So, she does what any habitual winner with zero cred would do…try to I.D. the nutjobs before they act. But, when their agenda turns out to be far bigger than she ever assumed, and even friends start looking suspect, the truth and her actions threaten to haunt her forever, especially since she’s left with blood on her hands, the blood of someone she loves.
Thank you, Amanda for these wonderful recommendations! This is bound to keep my daughter busy for a few weeks at least. 🙂
And now it’s our readers’ turn to make their own recommendations. What Middle Grade or Young Adult book do you recommend? We’re opening up the genres for the question, so you don’t have to recommend mysteries, although I’d love to see more mystery recommendations if you have them!
One lucky commenter will win a copy of one of the books Amanda recommended (winner’s choice) plus a copy of my daughter’s recommendation, Pointe of No Return. The winner will be announced on Thursday and must provide a U.S. or Canadian address within ten days to claim their prize.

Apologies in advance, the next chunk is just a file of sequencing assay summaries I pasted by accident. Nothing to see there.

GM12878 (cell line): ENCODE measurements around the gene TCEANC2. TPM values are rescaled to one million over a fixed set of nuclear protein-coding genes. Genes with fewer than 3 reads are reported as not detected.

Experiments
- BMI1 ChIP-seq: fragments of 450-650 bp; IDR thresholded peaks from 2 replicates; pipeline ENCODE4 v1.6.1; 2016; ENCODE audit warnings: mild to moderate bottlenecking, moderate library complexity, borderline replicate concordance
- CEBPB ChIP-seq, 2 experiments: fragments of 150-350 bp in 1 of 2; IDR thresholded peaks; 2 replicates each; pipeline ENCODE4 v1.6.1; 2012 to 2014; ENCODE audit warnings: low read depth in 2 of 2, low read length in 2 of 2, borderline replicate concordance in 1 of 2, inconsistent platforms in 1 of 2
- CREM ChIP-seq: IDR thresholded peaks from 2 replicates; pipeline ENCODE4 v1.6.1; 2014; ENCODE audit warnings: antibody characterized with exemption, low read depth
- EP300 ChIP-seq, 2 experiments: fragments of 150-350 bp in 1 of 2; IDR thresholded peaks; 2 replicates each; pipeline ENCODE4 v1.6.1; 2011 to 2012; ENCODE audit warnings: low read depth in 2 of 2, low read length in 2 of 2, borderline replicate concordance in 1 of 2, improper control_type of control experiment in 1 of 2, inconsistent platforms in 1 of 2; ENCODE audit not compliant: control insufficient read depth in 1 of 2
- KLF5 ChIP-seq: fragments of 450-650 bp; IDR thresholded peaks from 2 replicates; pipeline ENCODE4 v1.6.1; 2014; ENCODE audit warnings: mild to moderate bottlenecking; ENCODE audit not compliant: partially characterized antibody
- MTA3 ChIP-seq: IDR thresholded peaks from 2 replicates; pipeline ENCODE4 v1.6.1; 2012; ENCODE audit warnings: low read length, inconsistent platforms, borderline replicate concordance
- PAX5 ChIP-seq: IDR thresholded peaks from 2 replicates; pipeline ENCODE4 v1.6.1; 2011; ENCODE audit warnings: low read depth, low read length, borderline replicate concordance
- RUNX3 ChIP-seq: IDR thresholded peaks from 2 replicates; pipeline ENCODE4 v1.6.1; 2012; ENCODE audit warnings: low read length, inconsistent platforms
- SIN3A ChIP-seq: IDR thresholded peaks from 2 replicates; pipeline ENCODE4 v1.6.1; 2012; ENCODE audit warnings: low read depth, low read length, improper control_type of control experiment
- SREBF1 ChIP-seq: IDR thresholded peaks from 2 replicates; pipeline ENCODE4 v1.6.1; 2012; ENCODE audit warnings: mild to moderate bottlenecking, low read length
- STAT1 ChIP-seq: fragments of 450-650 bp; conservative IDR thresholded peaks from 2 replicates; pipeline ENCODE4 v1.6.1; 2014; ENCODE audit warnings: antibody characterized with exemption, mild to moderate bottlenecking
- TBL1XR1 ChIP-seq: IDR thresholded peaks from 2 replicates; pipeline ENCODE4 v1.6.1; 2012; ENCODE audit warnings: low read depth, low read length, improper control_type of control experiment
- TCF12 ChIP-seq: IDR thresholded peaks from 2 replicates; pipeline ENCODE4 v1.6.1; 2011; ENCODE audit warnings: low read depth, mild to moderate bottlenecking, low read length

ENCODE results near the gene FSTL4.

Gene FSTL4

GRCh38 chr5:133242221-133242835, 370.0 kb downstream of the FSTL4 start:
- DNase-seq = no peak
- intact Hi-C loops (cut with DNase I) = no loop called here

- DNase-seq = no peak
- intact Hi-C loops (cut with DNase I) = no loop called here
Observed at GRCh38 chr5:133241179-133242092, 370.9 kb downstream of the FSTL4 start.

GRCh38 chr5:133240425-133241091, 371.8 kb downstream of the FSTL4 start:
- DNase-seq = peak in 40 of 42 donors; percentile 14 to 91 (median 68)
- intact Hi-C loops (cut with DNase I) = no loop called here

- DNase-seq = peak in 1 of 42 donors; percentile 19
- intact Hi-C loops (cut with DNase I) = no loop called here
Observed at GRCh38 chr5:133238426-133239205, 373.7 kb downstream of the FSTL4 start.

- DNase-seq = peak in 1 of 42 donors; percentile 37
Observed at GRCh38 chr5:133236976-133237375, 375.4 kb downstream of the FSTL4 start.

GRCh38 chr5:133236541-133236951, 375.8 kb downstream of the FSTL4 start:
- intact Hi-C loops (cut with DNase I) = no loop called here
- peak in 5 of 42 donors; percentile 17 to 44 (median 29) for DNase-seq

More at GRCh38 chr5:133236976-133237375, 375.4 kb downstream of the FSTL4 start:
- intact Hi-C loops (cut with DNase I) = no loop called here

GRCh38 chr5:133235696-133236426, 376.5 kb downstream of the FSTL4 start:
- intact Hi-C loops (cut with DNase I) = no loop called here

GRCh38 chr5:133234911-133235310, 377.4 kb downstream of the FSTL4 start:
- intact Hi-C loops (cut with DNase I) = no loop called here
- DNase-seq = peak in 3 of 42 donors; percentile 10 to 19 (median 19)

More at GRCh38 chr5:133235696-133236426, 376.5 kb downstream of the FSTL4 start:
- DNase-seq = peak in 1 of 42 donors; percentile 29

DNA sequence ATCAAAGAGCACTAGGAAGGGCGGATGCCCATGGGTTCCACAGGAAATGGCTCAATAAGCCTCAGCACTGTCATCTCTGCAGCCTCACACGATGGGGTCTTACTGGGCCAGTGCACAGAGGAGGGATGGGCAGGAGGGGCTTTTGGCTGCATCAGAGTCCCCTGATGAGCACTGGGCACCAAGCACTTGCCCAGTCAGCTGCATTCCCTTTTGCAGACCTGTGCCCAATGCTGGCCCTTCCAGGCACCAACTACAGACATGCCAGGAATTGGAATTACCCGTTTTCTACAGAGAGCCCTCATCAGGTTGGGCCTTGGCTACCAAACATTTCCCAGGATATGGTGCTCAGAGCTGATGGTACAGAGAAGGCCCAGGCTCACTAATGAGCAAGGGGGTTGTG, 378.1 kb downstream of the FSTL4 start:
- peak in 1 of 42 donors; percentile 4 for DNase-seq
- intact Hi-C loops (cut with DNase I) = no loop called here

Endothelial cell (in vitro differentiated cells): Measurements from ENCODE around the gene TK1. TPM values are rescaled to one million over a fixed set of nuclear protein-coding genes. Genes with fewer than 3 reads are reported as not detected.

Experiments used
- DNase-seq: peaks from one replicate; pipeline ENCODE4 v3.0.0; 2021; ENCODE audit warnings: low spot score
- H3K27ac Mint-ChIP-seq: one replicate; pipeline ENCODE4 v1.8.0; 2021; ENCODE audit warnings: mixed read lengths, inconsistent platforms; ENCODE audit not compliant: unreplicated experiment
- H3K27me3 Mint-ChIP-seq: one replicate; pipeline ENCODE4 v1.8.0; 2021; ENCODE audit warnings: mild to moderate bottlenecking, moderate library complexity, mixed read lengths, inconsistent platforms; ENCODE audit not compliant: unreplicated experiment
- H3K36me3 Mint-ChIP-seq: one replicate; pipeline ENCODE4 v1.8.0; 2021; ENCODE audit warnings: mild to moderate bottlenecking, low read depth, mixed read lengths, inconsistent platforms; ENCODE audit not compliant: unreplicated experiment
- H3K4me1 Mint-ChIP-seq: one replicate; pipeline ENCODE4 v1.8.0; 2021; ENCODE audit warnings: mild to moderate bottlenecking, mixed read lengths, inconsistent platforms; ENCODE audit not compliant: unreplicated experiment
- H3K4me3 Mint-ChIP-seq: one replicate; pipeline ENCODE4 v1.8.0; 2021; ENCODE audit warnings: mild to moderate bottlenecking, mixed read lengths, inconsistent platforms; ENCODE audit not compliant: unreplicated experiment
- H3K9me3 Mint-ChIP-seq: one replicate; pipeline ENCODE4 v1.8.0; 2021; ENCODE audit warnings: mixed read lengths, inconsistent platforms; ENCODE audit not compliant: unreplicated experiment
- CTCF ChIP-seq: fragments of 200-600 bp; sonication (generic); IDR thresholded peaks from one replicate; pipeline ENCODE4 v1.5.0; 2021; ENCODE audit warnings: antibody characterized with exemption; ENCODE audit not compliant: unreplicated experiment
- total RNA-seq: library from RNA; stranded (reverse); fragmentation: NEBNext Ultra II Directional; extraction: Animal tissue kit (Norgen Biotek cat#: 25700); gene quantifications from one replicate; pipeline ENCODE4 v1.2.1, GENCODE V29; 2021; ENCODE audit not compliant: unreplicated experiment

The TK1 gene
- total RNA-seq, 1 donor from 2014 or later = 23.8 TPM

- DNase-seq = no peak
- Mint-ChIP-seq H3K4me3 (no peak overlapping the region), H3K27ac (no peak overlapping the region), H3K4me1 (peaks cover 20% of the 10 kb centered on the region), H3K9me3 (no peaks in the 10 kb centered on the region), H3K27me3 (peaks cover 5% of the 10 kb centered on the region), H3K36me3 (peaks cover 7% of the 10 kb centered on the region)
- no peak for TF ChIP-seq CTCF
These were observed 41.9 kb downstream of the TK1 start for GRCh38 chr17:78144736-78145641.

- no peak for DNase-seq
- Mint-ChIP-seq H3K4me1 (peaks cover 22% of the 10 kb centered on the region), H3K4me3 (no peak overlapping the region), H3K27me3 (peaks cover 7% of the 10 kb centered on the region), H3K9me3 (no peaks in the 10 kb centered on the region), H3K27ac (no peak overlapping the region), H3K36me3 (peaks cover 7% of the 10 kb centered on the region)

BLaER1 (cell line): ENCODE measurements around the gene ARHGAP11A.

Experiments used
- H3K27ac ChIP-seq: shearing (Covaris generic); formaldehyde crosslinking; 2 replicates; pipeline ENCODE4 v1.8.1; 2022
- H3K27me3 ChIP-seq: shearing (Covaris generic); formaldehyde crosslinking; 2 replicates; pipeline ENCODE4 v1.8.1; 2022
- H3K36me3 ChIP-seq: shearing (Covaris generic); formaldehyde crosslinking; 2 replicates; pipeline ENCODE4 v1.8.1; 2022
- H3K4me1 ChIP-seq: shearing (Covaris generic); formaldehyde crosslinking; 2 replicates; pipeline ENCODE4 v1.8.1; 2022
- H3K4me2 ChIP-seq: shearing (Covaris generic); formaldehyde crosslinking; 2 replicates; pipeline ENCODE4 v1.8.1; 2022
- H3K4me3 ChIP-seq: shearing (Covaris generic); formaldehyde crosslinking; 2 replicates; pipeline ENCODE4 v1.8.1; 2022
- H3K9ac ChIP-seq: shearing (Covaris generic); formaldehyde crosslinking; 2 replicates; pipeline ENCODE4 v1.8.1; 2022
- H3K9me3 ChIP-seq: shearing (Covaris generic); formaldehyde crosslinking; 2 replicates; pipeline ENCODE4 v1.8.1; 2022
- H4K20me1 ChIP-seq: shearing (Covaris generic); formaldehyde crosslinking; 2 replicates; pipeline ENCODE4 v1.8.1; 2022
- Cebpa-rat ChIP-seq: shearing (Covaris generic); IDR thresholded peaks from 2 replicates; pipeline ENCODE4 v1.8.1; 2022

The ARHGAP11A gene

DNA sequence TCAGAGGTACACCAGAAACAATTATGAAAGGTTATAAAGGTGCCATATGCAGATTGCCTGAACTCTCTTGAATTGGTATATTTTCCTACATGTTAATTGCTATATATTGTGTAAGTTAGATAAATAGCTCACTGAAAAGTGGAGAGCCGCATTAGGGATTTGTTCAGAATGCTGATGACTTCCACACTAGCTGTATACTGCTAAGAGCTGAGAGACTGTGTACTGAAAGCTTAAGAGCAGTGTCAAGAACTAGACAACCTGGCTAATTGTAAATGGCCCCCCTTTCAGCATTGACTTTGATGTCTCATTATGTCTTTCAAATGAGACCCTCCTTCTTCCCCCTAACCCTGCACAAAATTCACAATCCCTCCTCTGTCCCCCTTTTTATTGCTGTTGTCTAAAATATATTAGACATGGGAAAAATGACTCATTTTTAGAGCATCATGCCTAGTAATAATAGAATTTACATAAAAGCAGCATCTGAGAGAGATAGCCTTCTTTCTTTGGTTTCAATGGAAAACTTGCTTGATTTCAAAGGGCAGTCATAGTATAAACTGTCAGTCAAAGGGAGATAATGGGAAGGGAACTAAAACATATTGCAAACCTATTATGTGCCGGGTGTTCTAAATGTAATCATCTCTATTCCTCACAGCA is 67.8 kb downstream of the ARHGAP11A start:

Pointe of No Return by Amanda Brice
Aspiring ballerina Dani Spevak’s visions of sugar plums are dashed when she’s assigned to understudy her nemesis, Hadley Taylor, in the Nutcracker. Pretty, popular, and rich, that girl has all the luck. Or so she thought.
When Hadley mysteriously disappears with opening night just around the corner, Dani can’t sit idly by, even if it means losing the part. Now she’s running all over Phoenix in a race against the clock. From reality TV trophy wives to sleazy real estate developers to a possible drug ring, the cast of suspects begins to add up. Will she find Hadley before the curtain rises?
Posted on June 19, 2012, in book recommendations, Rachel Grant and tagged Amanda Brice, book recommendations, giveaway, Middle Grade, mystery, Rachel Grant, Tween, Young Adult. Bookmark the permalink. 60 Comments.